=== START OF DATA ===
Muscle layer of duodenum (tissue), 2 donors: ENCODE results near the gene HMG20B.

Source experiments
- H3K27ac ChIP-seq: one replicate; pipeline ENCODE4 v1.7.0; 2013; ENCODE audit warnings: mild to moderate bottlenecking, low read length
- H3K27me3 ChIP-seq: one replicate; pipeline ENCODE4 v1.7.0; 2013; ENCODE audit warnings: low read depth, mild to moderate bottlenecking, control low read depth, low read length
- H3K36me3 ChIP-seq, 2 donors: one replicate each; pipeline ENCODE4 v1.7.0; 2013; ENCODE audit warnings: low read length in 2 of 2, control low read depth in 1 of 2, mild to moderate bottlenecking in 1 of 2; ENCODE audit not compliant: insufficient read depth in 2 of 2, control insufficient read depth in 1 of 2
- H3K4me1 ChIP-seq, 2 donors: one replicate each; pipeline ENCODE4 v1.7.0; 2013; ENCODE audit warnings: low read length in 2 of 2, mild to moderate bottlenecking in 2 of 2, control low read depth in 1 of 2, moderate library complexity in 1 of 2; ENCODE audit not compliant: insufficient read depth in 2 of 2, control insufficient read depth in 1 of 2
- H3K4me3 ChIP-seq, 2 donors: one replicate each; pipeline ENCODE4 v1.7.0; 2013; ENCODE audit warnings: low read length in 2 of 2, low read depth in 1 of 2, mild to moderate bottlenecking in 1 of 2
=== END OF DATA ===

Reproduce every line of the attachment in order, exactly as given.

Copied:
Muscle layer of duodenum (tissue), 2 donors: ENCODE results near the gene HMG20B.

Source experiments
- H3K27ac ChIP-seq: one replicate; pipeline ENCODE4 v1.7.0; 2013; ENCODE audit warnings: mild to moderate bottlenecking, low read length
- H3K27me3 ChIP-seq: one replicate; pipeline ENCODE4 v1.7.0; 2013; ENCODE audit warnings: low read depth, mild to moderate bottlenecking, control low read depth, low read length
- H3K36me3 ChIP-seq, 2 donors: one replicate each; pipeline ENCODE4 v1.7.0; 2013; ENCODE audit warnings: low read length in 2 of 2, control low read depth in 1 of 2, mild to moderate bottlenecking in 1 of 2; ENCODE audit not compliant: insufficient read depth in 2 of 2, control insufficient read depth in 1 of 2
- H3K4me1 ChIP-seq, 2 donors: one replicate each; pipeline ENCODE4 v1.7.0; 2013; ENCODE audit warnings: low read length in 2 of 2, mild to moderate bottlenecking in 2 of 2, control low read depth in 1 of 2, moderate library complexity in 1 of 2; ENCODE audit not compliant: insufficient read depth in 2 of 2, control insufficient read depth in 1 of 2
- H3K4me3 ChIP-seq, 2 donors: one replicate each; pipeline ENCODE4 v1.7.0; 2013; ENCODE audit warnings: low read length in 2 of 2, low read depth in 1 of 2, mild to moderate bottlenecking in 1 of 2